The two groups, which had initially made positive contributions to increase public interest in Buddhism, developed a rather scary rivalry. The doctrinal argument was rather limited and obscure. Some, though not all, of the most radical Abhidhamma teachers ran sensational negative campaign against Tan Ajahn Buddhadasa. In handbills and radio broadcasts, they accused him of being a “communist,” through no evidence was provided. Under the anti-communist military regime, real communists could seldom show their true face, so anyone suspected of being a communist would have a hard time disproving it. In that atmosphere, even groundless charges or rumors could significantly damage a person’s reputation. The enemy spoiled Thai Buddhist enthusiasm for Buddhist thought and left a dark shadow for quite a long time.


The second form of Buddhist discourse that animated the Buddhist public sphere under the mid-century military regime was exhilarating social critique built around the notions of justice and truth inherent in Buddhism. As an example of this type of discourse, I would like to point to the activities of Pun Chongprasoet, a dedicated propagator of Tan Ajahn Buddhadasa’s teachings, especially among the urban masses in Bangkok. Although some of Tan Ajahn Buddhadasa’s close disciples found parts of Pun’s interpretation of Tan Ajahn’s teaching questionable, Pun’s writings and activities certainly contributed to the propagation of Tan Ajahn’s teaching, and also greatly animated the Thai Buddhist public sphere.

Pun Chongprasoet was a diplomat, but after meeting Tan Ajahn’s teaching in 1956, he abandoned his elite career and devoted himself to the propagation of Tan Ajahn Buddhadasa’s teaching through the publication and distribution of numerous booklets from the late 1950s to the late 1970s. Pun’s arguments greatly entertained his audience. During the time of the dictatorship, it was too risky for him to explicitly criticize the corrupt dictators, so, armed with the insightful teachings of Tan Ajahn, he conducted amusing critiques of religious issues, such as corrupt religious authorities, “superstitious” religious beliefs, and inaccurate interpretation of Buddhist teaching. Obviously most senior monks took Pun’s outspokenness as insulting; in the end, Pun had to be banned from entering one of the liveliest Buddhist discussion arenas, Wat Mahathat in Bangkok. On the other hand, for his audiences his cynicism was glorious fun. Many people donated money to his publications and activities so as to hear further exciting, critical arguments.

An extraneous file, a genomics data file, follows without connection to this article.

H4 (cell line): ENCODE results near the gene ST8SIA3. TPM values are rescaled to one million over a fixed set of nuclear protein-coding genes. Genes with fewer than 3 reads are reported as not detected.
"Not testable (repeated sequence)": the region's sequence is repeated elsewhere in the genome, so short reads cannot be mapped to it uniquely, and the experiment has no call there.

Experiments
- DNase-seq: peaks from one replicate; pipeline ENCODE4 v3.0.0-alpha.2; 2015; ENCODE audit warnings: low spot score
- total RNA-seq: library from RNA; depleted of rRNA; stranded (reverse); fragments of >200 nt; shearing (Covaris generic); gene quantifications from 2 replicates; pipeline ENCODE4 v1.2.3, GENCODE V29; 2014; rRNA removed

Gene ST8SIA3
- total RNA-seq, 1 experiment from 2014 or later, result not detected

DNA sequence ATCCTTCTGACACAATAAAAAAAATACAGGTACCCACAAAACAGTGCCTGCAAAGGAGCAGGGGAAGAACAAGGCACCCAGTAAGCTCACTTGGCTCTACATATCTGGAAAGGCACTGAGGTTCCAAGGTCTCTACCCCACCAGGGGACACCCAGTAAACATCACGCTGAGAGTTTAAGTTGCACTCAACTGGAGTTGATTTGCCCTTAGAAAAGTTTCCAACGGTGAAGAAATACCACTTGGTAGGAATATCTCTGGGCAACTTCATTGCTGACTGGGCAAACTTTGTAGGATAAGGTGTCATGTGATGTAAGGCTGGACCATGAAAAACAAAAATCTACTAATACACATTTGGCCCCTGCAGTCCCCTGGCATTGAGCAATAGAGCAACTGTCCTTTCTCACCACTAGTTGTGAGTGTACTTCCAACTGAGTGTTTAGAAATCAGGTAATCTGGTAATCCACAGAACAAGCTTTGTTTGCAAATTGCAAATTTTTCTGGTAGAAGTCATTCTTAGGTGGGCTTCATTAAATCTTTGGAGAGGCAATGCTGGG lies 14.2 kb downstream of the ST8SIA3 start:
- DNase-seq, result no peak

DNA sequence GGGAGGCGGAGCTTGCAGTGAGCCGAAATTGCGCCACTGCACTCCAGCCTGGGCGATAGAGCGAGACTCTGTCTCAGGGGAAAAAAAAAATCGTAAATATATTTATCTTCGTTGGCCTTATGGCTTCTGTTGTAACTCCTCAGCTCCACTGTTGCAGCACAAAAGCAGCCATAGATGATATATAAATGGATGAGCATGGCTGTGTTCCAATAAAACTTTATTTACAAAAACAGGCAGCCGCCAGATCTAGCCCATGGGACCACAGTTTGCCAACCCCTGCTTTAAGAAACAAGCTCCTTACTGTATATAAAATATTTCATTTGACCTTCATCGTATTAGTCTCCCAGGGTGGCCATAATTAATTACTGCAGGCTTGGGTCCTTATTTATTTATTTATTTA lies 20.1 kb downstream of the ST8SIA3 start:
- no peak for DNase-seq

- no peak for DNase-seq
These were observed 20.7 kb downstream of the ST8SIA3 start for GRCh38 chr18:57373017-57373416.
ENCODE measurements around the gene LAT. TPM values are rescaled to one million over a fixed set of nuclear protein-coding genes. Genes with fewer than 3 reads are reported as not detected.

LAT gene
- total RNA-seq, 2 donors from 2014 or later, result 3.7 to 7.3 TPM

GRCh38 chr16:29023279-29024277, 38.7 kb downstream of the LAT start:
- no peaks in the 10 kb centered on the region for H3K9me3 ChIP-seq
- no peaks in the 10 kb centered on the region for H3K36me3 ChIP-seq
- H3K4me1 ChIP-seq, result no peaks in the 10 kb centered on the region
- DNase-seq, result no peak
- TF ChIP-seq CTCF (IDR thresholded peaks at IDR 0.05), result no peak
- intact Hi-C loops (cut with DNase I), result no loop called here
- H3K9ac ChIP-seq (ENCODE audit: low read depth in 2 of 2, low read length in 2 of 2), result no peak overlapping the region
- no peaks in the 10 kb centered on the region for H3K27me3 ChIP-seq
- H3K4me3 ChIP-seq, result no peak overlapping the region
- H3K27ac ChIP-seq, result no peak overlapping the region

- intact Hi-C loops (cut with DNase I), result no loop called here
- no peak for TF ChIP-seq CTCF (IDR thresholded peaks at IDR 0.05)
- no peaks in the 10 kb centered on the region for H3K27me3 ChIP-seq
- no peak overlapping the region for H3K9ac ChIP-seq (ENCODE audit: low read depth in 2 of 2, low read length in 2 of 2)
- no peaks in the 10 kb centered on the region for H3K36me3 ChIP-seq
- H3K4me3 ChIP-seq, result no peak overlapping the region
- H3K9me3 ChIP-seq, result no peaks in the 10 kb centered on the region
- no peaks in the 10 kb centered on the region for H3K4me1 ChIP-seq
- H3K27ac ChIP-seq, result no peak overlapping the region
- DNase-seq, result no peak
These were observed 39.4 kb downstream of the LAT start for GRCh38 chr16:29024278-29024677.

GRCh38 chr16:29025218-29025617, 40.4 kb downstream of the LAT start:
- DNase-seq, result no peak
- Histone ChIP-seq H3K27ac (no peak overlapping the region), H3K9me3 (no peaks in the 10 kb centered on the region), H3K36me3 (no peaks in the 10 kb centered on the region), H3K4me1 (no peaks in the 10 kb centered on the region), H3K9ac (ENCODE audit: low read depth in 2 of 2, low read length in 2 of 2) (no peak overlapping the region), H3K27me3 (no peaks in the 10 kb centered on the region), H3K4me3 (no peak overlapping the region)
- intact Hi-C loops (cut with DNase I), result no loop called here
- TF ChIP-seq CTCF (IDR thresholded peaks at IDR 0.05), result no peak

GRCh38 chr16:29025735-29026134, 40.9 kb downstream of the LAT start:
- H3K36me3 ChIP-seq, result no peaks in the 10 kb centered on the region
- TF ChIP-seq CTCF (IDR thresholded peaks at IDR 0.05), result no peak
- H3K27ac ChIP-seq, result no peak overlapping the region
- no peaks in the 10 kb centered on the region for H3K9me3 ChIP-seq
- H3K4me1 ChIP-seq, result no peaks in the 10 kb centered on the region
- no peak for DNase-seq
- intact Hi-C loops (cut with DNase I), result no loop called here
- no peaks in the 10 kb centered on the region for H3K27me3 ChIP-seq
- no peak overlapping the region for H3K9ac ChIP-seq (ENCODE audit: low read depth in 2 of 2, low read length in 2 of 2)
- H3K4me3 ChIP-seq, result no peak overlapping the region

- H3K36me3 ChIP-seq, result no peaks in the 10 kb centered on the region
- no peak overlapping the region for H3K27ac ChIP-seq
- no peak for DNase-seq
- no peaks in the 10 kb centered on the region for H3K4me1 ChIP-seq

In the period when few people dared to speak up and confront with the political authorities, Buddhism provided a small space in which people could see justice prevail, at least in debate in a boxing of speeches, a fearless man could fight for justice and achieve an overwhelming victory over evil. Clearly, in the midst of a society with widespread injustice, some of these Buddhist discourses in the Buddhist public sphere, not the Buddhism of the status quo, appeased people’s hunger for truthfulness through the dhamma, and through jokes, parodies, and playful talk.


While the second type of enthusiasm in Buddhist discourse was rather entertaining, the third one was a more serious and sincere pursuit of justice and righteousness in Buddhism, at the time of prevailing social injustice. The generation of Thai people who spent their student time in the late 1960s or early 1970s called that period the “exploration period” (Thai: yuk sawaeng-ha). It was a time when in their teenage years they searched for the direction of their lives; at the same time, it was the period when the young could explore alternative paths, especially those who did not appreciate the corrupted power, wealth and success under the military dictatorship. Access to Marxism was banned, so their alternatives had to be explored in some other way. No one in this period addressed young Thais’ moral concerns more aptly than Ajahn Sulak Sivaraka.

Through his famous journal, Social Science Review, and his renowned discussion group, Parithat Sewana, Ajahn Sulak introduced concerned young readers to several interesting alternatives, including the approach of New Left in the West, the thought and works of respected senior Thai intellectuals who represented the good old Thai traditional values, and Buddhism. The Buddhism that Ajahn Sulak looked at was not the conventional one, not that of the establishment supported by the corrupt authorities, but one perceived as representing real truth and justice. Ajahn Sulak often quoted Tan Ajahn Buddhadasa’s teaching in particular in his journal, and as a result many future student activists came into contact with Tan Ajahn Buddhadasa’s teaching. Some, if not all of them, explored Tan Ajahn’s books extensively during this time, and from his teaching they acquired principles to guide their lives so they wouldn’t simply drift along with the mainstream.